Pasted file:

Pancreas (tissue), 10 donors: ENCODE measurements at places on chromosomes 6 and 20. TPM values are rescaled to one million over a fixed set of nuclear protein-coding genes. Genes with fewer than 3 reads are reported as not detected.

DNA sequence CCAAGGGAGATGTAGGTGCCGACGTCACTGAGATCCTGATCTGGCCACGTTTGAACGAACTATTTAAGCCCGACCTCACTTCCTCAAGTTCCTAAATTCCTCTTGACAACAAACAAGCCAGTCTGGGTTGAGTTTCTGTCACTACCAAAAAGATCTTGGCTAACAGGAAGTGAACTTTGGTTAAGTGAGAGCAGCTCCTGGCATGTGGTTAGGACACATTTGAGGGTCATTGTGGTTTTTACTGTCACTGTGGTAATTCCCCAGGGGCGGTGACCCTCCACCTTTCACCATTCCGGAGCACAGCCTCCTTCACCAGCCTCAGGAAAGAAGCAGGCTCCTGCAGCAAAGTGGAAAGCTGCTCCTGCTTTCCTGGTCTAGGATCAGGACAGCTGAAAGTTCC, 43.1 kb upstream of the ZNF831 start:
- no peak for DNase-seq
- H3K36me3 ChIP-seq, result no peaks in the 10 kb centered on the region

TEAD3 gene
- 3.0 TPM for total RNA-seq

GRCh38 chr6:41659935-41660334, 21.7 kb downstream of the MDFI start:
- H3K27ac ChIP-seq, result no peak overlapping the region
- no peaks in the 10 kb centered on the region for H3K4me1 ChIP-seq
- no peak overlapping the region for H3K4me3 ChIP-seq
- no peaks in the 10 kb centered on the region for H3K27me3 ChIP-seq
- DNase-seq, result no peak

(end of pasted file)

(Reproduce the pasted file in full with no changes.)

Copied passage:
Pancreas (tissue), 10 donors: ENCODE measurements at places on chromosomes 6 and 20. TPM values are rescaled to one million over a fixed set of nuclear protein-coding genes. Genes with fewer than 3 reads are reported as not detected.

DNA sequence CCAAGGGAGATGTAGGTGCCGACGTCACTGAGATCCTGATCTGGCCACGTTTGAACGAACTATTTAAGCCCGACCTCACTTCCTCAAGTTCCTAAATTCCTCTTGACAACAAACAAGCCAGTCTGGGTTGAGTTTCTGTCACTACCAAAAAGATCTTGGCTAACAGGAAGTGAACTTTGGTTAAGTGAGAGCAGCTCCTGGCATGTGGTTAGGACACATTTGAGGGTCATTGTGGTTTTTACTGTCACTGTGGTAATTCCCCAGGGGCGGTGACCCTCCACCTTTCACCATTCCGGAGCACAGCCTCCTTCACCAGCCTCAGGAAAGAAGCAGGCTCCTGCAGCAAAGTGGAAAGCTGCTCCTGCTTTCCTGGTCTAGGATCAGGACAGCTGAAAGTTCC, 43.1 kb upstream of the ZNF831 start:
- no peak for DNase-seq
- H3K36me3 ChIP-seq, result no peaks in the 10 kb centered on the region

TEAD3 gene
- 3.0 TPM for total RNA-seq

GRCh38 chr6:41659935-41660334, 21.7 kb downstream of the MDFI start:
- H3K27ac ChIP-seq, result no peak overlapping the region
- no peaks in the 10 kb centered on the region for H3K4me1 ChIP-seq
- no peak overlapping the region for H3K4me3 ChIP-seq
- no peaks in the 10 kb centered on the region for H3K27me3 ChIP-seq
- DNase-seq, result no peak